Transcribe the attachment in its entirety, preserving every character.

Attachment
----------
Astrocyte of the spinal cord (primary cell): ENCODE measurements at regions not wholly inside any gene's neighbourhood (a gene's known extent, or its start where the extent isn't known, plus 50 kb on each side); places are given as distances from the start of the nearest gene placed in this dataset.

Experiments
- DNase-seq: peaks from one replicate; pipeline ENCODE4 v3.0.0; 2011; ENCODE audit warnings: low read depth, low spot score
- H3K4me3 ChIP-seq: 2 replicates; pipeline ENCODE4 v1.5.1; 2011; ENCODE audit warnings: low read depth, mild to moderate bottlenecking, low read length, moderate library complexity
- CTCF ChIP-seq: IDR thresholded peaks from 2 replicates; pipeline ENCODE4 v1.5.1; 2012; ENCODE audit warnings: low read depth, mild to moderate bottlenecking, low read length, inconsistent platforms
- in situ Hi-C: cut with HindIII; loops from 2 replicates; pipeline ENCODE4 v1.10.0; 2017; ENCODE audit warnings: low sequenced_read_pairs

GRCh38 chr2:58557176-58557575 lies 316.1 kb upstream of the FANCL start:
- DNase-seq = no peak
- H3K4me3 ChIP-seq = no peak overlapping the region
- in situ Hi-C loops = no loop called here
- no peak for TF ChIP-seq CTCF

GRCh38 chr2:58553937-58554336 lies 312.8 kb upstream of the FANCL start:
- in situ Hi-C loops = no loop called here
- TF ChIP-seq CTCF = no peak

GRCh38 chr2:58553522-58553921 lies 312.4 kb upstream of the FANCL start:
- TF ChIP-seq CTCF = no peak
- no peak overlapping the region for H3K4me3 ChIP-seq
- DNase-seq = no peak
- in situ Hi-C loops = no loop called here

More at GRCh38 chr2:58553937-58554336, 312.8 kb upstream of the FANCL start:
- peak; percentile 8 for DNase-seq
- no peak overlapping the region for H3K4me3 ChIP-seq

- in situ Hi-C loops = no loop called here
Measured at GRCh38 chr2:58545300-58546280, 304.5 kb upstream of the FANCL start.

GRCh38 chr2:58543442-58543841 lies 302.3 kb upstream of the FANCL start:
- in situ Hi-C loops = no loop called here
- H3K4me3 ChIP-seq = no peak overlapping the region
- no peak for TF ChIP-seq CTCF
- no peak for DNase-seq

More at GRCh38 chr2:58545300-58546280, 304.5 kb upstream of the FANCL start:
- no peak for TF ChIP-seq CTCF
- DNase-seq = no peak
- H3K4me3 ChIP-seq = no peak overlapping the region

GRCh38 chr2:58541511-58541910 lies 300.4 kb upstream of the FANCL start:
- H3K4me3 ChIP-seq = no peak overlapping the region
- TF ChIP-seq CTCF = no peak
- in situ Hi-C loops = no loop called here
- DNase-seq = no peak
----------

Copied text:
Astrocyte of the spinal cord (primary cell): ENCODE measurements at regions not wholly inside any gene's neighbourhood (a gene's known extent, or its start where the extent isn't known, plus 50 kb on each side); places are given as distances from the start of the nearest gene placed in this dataset.

Experiments
- DNase-seq: peaks from one replicate; pipeline ENCODE4 v3.0.0; 2011; ENCODE audit warnings: low read depth, low spot score
- H3K4me3 ChIP-seq: 2 replicates; pipeline ENCODE4 v1.5.1; 2011; ENCODE audit warnings: low read depth, mild to moderate bottlenecking, low read length, moderate library complexity
- CTCF ChIP-seq: IDR thresholded peaks from 2 replicates; pipeline ENCODE4 v1.5.1; 2012; ENCODE audit warnings: low read depth, mild to moderate bottlenecking, low read length, inconsistent platforms
- in situ Hi-C: cut with HindIII; loops from 2 replicates; pipeline ENCODE4 v1.10.0; 2017; ENCODE audit warnings: low sequenced_read_pairs

GRCh38 chr2:58557176-58557575 lies 316.1 kb upstream of the FANCL start:
- DNase-seq = no peak
- H3K4me3 ChIP-seq = no peak overlapping the region
- in situ Hi-C loops = no loop called here
- no peak for TF ChIP-seq CTCF

GRCh38 chr2:58553937-58554336 lies 312.8 kb upstream of the FANCL start:
- in situ Hi-C loops = no loop called here
- TF ChIP-seq CTCF = no peak

GRCh38 chr2:58553522-58553921 lies 312.4 kb upstream of the FANCL start:
- TF ChIP-seq CTCF = no peak
- no peak overlapping the region for H3K4me3 ChIP-seq
- DNase-seq = no peak
- in situ Hi-C loops = no loop called here

More at GRCh38 chr2:58553937-58554336, 312.8 kb upstream of the FANCL start:
- peak; percentile 8 for DNase-seq
- no peak overlapping the region for H3K4me3 ChIP-seq

- in situ Hi-C loops = no loop called here
Measured at GRCh38 chr2:58545300-58546280, 304.5 kb upstream of the FANCL start.

GRCh38 chr2:58543442-58543841 lies 302.3 kb upstream of the FANCL start:
- in situ Hi-C loops = no loop called here
- H3K4me3 ChIP-seq = no peak overlapping the region
- no peak for TF ChIP-seq CTCF
- no peak for DNase-seq

More at GRCh38 chr2:58545300-58546280, 304.5 kb upstream of the FANCL start:
- no peak for TF ChIP-seq CTCF
- DNase-seq = no peak
- H3K4me3 ChIP-seq = no peak overlapping the region

GRCh38 chr2:58541511-58541910 lies 300.4 kb upstream of the FANCL start:
- H3K4me3 ChIP-seq = no peak overlapping the region
- TF ChIP-seq CTCF = no peak
- in situ Hi-C loops = no loop called here
- DNase-seq = no peak